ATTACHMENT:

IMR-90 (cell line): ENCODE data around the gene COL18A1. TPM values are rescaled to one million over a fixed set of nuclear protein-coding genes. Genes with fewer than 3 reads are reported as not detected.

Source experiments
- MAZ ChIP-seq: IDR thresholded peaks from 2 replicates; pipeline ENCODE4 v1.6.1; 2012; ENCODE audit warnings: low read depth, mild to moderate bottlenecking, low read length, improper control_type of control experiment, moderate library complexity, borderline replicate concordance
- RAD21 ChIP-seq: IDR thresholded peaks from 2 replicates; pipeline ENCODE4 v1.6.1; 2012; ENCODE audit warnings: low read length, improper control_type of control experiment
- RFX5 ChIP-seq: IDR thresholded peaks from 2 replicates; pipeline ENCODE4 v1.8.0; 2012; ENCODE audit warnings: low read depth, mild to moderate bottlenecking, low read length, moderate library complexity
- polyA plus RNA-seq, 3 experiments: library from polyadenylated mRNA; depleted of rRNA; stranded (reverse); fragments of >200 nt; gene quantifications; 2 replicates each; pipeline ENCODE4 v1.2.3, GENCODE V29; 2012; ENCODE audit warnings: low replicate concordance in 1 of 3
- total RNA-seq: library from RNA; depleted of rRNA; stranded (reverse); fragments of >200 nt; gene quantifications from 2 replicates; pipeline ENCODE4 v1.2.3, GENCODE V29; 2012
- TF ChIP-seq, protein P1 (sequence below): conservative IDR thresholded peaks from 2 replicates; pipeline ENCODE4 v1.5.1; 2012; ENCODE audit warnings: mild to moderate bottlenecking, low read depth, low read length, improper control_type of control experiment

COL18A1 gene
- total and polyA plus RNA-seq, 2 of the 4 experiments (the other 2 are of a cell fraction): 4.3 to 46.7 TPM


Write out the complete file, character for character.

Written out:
IMR-90 (cell line): ENCODE data around the gene COL18A1. TPM values are rescaled to one million over a fixed set of nuclear protein-coding genes. Genes with fewer than 3 reads are reported as not detected.

Source experiments
- MAZ ChIP-seq: IDR thresholded peaks from 2 replicates; pipeline ENCODE4 v1.6.1; 2012; ENCODE audit warnings: low read depth, mild to moderate bottlenecking, low read length, improper control_type of control experiment, moderate library complexity, borderline replicate concordance
- RAD21 ChIP-seq: IDR thresholded peaks from 2 replicates; pipeline ENCODE4 v1.6.1; 2012; ENCODE audit warnings: low read length, improper control_type of control experiment
- RFX5 ChIP-seq: IDR thresholded peaks from 2 replicates; pipeline ENCODE4 v1.8.0; 2012; ENCODE audit warnings: low read depth, mild to moderate bottlenecking, low read length, moderate library complexity
- polyA plus RNA-seq, 3 experiments: library from polyadenylated mRNA; depleted of rRNA; stranded (reverse); fragments of >200 nt; gene quantifications; 2 replicates each; pipeline ENCODE4 v1.2.3, GENCODE V29; 2012; ENCODE audit warnings: low replicate concordance in 1 of 3
- total RNA-seq: library from RNA; depleted of rRNA; stranded (reverse); fragments of >200 nt; gene quantifications from 2 replicates; pipeline ENCODE4 v1.2.3, GENCODE V29; 2012
- TF ChIP-seq, protein P1 (sequence below): conservative IDR thresholded peaks from 2 replicates; pipeline ENCODE4 v1.5.1; 2012; ENCODE audit warnings: mild to moderate bottlenecking, low read depth, low read length, improper control_type of control experiment

COL18A1 gene
- total and polyA plus RNA-seq, 2 of the 4 experiments (the other 2 are of a cell fraction): 4.3 to 46.7 TPM